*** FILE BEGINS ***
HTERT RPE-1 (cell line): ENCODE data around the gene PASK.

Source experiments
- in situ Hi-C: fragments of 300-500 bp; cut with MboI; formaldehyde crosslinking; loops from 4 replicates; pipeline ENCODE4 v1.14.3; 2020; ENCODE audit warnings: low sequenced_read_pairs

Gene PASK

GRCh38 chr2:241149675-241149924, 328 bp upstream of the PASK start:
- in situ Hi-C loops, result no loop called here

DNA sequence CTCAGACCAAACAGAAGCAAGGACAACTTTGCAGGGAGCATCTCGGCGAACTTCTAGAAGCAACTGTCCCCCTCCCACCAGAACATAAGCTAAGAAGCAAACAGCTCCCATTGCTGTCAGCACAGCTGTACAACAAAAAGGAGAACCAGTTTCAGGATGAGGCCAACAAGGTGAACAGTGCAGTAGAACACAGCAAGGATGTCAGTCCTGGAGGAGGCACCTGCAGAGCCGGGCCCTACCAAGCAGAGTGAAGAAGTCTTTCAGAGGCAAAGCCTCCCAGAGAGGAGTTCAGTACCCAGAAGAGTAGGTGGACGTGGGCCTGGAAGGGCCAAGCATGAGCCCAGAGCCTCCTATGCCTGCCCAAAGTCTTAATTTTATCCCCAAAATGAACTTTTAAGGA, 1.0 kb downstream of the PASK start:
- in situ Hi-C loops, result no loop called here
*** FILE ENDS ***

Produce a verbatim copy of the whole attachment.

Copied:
HTERT RPE-1 (cell line): ENCODE data around the gene PASK.

Source experiments
- in situ Hi-C: fragments of 300-500 bp; cut with MboI; formaldehyde crosslinking; loops from 4 replicates; pipeline ENCODE4 v1.14.3; 2020; ENCODE audit warnings: low sequenced_read_pairs

Gene PASK

GRCh38 chr2:241149675-241149924, 328 bp upstream of the PASK start:
- in situ Hi-C loops, result no loop called here

DNA sequence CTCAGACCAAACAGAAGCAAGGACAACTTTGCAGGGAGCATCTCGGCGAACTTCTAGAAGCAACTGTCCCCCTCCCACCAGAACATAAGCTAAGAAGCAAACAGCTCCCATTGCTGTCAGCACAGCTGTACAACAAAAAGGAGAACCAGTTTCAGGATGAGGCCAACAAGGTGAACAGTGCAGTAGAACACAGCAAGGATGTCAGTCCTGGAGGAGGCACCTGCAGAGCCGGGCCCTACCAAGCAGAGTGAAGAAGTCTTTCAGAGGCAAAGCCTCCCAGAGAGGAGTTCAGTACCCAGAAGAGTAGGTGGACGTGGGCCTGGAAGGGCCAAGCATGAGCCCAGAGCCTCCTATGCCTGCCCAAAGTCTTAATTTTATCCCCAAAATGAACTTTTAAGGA, 1.0 kb downstream of the PASK start:
- in situ Hi-C loops, result no loop called here